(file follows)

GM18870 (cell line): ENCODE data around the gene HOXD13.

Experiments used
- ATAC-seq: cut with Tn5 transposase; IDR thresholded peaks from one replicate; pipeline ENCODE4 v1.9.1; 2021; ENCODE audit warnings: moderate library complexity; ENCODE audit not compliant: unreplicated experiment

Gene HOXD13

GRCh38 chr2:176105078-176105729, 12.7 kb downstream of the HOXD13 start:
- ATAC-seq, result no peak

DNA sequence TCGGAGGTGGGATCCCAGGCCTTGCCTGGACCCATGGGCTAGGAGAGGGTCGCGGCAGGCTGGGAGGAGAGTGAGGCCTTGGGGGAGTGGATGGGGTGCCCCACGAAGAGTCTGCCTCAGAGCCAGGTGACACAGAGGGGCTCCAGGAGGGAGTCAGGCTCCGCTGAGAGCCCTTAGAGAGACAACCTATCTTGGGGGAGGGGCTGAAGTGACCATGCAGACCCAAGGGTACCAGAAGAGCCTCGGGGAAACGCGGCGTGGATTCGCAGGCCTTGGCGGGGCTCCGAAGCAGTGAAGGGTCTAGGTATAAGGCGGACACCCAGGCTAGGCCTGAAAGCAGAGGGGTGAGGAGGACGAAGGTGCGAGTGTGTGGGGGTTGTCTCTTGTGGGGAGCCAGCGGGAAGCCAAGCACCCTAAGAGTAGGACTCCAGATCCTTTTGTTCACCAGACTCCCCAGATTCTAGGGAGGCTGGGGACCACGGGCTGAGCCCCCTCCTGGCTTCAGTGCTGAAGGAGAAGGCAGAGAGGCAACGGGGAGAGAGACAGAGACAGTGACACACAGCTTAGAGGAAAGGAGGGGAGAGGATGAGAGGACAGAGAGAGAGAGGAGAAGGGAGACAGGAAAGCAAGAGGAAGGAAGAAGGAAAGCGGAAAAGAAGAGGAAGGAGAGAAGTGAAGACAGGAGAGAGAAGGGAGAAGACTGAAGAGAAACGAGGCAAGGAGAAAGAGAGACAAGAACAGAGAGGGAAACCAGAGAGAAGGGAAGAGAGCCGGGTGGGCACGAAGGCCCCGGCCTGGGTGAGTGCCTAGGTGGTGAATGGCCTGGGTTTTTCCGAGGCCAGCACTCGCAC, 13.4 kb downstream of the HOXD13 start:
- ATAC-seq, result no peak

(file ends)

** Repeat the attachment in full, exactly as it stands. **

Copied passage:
GM18870 (cell line): ENCODE data around the gene HOXD13.

Experiments used
- ATAC-seq: cut with Tn5 transposase; IDR thresholded peaks from one replicate; pipeline ENCODE4 v1.9.1; 2021; ENCODE audit warnings: moderate library complexity; ENCODE audit not compliant: unreplicated experiment

Gene HOXD13

GRCh38 chr2:176105078-176105729, 12.7 kb downstream of the HOXD13 start:
- ATAC-seq, result no peak

DNA sequence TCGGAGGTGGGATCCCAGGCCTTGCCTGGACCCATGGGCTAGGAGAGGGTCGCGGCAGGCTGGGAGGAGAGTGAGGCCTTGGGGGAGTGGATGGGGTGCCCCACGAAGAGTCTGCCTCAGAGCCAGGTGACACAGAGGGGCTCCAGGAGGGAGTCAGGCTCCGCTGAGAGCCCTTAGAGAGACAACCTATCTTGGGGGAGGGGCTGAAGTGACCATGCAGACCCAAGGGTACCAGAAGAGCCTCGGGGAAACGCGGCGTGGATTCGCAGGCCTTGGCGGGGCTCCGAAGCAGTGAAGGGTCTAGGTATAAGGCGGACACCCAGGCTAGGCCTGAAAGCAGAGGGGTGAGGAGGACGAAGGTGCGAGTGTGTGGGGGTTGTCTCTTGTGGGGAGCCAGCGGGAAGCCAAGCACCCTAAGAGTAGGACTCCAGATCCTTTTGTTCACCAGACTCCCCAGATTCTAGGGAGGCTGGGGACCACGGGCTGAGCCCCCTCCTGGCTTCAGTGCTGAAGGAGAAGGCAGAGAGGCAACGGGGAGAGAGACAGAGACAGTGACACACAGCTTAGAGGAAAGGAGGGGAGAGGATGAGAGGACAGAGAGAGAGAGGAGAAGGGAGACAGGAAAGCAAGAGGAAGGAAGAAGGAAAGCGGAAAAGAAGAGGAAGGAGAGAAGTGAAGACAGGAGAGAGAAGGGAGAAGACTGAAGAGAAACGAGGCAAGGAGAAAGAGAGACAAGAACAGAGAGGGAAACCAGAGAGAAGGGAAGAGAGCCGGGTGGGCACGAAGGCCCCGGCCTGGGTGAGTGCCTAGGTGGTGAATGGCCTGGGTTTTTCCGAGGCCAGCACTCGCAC, 13.4 kb downstream of the HOXD13 start:
- ATAC-seq, result no peak